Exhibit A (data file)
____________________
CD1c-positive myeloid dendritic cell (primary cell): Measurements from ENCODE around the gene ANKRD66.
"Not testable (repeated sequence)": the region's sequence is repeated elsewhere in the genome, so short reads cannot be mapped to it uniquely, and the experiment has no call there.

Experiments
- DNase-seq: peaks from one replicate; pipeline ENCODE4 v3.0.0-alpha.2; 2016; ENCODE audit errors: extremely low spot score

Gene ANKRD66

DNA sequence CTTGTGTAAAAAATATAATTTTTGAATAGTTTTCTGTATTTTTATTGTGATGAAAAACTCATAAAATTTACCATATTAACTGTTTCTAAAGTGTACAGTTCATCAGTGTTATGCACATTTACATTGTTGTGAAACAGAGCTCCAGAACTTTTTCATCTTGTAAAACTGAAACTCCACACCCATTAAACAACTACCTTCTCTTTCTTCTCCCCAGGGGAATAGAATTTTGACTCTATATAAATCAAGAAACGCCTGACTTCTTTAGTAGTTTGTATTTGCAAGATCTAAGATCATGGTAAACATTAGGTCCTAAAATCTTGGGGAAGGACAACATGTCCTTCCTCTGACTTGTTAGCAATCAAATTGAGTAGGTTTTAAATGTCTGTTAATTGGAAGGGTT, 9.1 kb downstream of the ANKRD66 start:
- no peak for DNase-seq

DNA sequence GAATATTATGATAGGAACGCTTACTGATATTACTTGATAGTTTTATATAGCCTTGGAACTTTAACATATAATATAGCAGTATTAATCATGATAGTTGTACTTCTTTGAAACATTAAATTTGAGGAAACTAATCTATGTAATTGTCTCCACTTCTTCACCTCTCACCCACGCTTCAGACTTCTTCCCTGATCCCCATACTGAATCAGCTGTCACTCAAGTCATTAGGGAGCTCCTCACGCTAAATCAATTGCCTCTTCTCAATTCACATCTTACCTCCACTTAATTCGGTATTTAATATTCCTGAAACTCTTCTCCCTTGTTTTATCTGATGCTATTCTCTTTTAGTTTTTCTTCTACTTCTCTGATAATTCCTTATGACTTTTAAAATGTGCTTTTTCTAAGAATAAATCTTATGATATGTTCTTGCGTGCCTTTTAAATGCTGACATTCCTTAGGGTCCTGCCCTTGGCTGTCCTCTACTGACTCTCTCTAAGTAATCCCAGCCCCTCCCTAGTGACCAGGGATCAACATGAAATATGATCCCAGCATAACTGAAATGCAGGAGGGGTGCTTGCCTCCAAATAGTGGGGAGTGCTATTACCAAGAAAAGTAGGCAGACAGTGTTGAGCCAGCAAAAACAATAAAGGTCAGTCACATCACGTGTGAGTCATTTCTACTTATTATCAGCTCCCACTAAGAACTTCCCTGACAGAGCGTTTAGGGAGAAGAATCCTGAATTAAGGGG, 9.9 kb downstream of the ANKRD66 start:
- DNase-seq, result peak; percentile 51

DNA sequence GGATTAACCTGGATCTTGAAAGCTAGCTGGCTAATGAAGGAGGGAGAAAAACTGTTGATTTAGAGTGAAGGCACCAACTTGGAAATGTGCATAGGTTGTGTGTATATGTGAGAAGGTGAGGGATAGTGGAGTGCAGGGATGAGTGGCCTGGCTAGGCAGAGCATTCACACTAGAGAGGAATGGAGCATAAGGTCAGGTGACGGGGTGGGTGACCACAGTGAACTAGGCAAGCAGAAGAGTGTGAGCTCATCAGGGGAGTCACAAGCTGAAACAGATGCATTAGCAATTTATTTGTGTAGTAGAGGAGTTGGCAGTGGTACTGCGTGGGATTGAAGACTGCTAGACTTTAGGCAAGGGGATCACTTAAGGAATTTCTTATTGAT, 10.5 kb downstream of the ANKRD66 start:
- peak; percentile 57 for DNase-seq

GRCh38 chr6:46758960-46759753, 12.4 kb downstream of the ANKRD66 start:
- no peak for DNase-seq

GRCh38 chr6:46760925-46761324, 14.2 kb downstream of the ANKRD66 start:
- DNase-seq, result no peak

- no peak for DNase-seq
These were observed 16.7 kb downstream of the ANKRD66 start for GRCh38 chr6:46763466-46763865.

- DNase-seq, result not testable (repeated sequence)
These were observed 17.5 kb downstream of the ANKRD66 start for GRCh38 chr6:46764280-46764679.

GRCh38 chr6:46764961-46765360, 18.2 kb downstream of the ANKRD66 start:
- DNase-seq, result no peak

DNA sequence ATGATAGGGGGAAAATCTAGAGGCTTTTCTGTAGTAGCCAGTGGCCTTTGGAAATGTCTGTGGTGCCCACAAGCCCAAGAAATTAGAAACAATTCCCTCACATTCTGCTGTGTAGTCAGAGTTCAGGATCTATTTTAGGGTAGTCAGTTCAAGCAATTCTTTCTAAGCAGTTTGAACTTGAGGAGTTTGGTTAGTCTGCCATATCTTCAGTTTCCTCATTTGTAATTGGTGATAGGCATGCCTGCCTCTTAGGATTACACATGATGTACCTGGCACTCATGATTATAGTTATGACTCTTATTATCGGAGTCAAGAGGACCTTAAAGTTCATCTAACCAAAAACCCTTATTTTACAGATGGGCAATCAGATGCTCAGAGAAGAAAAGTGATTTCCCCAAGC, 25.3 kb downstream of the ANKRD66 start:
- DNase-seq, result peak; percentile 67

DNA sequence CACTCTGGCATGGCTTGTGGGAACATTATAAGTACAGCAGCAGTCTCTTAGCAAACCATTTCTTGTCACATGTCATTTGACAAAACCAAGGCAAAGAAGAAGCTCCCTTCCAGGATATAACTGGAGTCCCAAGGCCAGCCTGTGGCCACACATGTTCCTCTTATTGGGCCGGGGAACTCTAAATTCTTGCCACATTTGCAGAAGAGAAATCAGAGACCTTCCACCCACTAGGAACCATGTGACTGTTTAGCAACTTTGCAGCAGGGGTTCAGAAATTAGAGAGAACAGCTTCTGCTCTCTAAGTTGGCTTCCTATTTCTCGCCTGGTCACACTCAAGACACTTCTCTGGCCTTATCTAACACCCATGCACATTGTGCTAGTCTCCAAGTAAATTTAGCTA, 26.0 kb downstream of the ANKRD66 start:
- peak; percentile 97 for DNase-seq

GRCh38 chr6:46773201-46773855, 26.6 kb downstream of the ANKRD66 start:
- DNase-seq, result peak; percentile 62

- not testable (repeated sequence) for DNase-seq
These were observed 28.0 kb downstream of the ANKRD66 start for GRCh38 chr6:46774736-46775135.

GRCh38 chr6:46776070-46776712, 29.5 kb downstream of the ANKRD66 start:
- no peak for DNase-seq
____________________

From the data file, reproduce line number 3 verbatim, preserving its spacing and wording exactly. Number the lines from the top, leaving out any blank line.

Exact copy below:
Experiments